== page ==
I march into the morgue, take a look at the rows and rows of cubicles, and march back to the reception area to get directions to Beanbaum's body. That taken care of, I march in.
There's Harris there, and the Beanbaums, looking understandably squeamish and nervous, and Walter and Rosenthal, and a few nameless Security goons. And us, of course. All according to plan; I'm glad the mainframe caught on. Otherwise we'd have to stand here for a few minutes while everyone gathered. The perks of having to walk the longest way.
I want to give a big buildup speech. It burns in my throat. I decide to indulge myself a little.
"I bet you're all wondering why you have been called here," I begin.
Caldmann shoots me a death glare. I sigh. Time for the magic trick, I suppose. No proper buildup though. Philistines.
Without further ado, I walk over to the body and pull off its face. There are several gasps, even from the hardened Security personnel. The Beanbaums retch. Caldmann looks pale. I hold it up like some perverted identification and look down at the head. I was right. Thank god.
Rather than muscle and fat, there is another face. Not one that I've ever seen before, at least in person, but I think I can put together the pieces.
"Newman!" Rosenthal cries, and runs over to the body. "Oh Newman! Newman!"
"I'm sorry," I say, placing what I hope is a comforting hand on his shoulder. "He's dead."
"What's going on?" Diol asks, looking a little dazed. I look around. Everyone is in various stages of confusion or horror (except for Caldmann, who appears to have gotten the gist of it. Or maybe he already had…either way, he walks over to Security and starts whispering into their ears).
"What…what's going on?" Harris asks, looking hideously drawn and terminally pale.
"Oh, come on," I say. "There's no need to keep up the act."
"W-what are you talking about?" Harris whispers.
"The whole thing's fallen apart," I say. "It couldn't stand up to much of the wrong kind of scrutiny, after all."
"No…" Harris says.
The Security goons come up behind him and place restraining hands on his shoulders.
"What's going on?" Diol asks, looking between Harris and the weeping Rosenthal in confusion. I force myself to take a step back. Metaphorically. I actually step closer to Harris.
"You were right, Doctor Rosenthal," I say. "Newman was cheating. But it wasn't on you; it was on Doctor Harris here. Isn't that right?"
Harris can't even say anything at this point; his face just distends. All trace of professional composure is gone now. How must it have felt, to be forced to labor over your dead lover, knowing you were the one who did the deed, but forced to hide it? Never letting anyone see? No need for floorboards here…
"Let me guess," I say, going out on a limb. "You found out. You confronted him one night. Not in his office, no; but in his rooms. Or your rooms. In the heat of the moment. You started arguing. You felt betrayed. And then you grabbed something sharp…"
"We were cooking dinner," Harris whispers.
"A kitchen knife, then. And there you found yourself. Standing over your boyfriend, your love, knife in hand, blood everywhere…and what did you decide to do? Double down. Hide the body. How did you store it?"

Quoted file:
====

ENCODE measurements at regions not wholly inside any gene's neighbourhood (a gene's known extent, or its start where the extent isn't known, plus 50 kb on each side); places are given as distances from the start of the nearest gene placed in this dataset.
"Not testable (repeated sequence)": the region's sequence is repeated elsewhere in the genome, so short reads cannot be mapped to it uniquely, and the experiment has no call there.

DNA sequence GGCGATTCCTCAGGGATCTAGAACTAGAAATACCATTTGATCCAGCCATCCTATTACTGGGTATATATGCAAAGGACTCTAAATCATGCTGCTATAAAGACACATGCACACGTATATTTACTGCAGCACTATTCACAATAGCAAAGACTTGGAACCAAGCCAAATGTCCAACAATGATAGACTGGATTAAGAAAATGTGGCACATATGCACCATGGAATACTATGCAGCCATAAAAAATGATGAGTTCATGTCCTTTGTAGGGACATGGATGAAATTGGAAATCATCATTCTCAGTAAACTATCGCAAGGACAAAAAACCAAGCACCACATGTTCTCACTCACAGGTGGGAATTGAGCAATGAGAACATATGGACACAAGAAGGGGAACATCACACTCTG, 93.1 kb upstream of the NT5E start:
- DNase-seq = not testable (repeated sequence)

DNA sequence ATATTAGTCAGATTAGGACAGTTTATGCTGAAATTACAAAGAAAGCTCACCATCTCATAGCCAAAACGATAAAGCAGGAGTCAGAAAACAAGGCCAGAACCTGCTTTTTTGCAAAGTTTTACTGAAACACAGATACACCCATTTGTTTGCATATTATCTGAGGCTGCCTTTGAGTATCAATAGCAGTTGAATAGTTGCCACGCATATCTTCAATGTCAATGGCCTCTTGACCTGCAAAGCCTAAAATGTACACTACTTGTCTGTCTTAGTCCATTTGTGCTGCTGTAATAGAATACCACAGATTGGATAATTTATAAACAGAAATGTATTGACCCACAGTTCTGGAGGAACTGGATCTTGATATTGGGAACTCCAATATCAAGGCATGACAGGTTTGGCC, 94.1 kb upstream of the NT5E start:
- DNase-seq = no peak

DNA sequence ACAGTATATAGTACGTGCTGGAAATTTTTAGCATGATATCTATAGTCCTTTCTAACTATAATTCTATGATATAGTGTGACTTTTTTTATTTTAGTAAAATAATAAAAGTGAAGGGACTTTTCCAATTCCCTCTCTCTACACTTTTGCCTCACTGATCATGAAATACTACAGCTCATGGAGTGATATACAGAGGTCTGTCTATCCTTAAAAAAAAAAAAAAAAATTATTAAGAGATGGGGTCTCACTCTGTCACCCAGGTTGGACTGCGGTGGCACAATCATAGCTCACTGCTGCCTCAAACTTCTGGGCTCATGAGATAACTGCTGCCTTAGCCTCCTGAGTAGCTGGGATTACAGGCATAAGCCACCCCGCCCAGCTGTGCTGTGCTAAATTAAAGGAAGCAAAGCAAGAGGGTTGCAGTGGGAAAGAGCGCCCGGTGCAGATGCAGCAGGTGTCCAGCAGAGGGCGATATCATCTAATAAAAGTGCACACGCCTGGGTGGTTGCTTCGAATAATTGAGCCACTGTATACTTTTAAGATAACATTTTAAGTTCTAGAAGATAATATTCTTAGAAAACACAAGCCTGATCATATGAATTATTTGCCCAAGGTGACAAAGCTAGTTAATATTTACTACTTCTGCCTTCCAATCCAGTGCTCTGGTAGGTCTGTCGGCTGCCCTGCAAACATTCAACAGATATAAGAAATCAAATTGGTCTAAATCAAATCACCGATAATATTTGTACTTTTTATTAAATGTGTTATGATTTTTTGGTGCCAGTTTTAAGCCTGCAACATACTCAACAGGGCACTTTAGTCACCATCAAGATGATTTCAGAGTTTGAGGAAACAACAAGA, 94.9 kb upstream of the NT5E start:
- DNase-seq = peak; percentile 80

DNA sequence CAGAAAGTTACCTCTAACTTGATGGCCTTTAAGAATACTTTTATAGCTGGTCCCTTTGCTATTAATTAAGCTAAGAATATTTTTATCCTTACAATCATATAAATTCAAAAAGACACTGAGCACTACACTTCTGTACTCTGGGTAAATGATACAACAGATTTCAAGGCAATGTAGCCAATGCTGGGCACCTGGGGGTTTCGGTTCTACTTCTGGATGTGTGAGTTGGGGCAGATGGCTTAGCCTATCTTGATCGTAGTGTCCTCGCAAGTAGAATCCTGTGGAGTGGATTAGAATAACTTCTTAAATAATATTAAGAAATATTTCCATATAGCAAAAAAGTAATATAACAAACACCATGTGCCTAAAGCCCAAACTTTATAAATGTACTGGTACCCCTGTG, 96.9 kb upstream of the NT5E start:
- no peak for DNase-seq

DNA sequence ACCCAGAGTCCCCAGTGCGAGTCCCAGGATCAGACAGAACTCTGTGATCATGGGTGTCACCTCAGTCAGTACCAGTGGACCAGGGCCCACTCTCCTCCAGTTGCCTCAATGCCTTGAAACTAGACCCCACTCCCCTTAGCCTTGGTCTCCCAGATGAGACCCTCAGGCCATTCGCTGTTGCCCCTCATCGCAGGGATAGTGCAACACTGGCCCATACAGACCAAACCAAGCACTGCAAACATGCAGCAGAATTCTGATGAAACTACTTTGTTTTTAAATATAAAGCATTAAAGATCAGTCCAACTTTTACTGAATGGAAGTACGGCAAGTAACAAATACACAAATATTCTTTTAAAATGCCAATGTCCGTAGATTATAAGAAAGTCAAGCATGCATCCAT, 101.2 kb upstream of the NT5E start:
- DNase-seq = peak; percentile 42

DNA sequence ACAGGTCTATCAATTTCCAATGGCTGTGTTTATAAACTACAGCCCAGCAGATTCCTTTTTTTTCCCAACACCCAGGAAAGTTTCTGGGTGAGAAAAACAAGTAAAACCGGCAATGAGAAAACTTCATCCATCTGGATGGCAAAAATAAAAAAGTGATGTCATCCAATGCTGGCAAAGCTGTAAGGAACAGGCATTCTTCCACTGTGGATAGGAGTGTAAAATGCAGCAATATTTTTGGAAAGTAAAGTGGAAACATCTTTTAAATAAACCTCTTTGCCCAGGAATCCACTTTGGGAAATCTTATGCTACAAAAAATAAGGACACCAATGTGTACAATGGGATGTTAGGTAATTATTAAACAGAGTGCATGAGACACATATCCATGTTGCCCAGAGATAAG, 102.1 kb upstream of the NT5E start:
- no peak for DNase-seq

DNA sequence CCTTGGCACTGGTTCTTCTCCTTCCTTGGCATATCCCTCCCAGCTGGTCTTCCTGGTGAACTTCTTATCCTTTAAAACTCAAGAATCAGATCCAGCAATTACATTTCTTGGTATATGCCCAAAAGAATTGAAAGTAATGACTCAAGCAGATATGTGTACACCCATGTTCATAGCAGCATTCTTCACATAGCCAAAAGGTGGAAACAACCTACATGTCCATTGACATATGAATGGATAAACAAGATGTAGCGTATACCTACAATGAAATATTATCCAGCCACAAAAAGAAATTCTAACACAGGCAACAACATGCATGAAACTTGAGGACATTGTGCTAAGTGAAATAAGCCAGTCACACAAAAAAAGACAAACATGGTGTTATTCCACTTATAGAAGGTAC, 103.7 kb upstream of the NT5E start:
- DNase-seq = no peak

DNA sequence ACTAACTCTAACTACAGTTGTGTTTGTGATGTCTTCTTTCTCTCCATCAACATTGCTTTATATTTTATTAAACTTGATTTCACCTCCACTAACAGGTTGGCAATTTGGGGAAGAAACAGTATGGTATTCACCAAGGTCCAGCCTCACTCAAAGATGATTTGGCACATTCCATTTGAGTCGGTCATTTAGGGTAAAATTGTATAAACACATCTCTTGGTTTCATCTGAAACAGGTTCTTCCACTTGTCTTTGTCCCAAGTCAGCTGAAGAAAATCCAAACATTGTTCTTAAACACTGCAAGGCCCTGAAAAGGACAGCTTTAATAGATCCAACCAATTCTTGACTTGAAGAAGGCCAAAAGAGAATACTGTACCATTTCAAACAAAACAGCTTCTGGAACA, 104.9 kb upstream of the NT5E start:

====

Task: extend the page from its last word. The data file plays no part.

"Bathtub full of ice…"
"Right. You stick it—sorry, him on ice for a few days. You prepare the office of some poor sap. I don't know how you decided on Beanbaum; maybe you already knew each other (small community, after all) and figured twins would be more effective for your purposes; maybe you knew that he and Rosenthal had dated; maybe you just chose some random office close to Newman's. And then, one night, you took Newman's body out of cold storage, swapped the name plates, and, well…"
"But what about the blood?" Diol asks.
"What about it?" I say. "Nobody ran a DNA test on it to see if it was from the victim. Why wouldn't it be? You find a corpse with its neck cut and blood behind it, you usually tend to put two and two together. It was probably animal blood. Maybe you "borrowed" some human from the blood bank. Maybe you even used your own, collected over several days. Who cares? The DNA couldn't have been hard; I'm sure there were skin flakes or hair samples in Beanbaum's office perfect for your use. You were the one collecting the samples from the corpse, after all; you made sure of it. The only difficulty must have been making the mask look convincing. How did you do it?"
Harris doesn't answer.
"Employee photos," Caldmann says. "Freely available. High quality enough, and the program can fill in the blanks. Nobody would be looking too closely, after all. Except for you."
"Right," I say. "There'd be a trail, of course; a record of the mask being printed. But who cares about some mask being printed? Even someone who could theoretically see everything might miss it. Or think it inconsequential." My phone buzzes in my pocket; I surreptitiously check it.
"There wasn't any time shenanigans, or anything interdimensional," I say. "Just a betrayed doctor, and a good 3-D printer."
The room is silent. A printer is just a photocopier in reverse pops into my head, and I have to bite down the urge to laugh.
Harris starts crying. I feel for him. I really do. Security leads him out of the room. Rosenthal still sobs quietly over the body. Everyone else is silent. Stunned, I hope.
The case is solved, justice is served. What more can be said?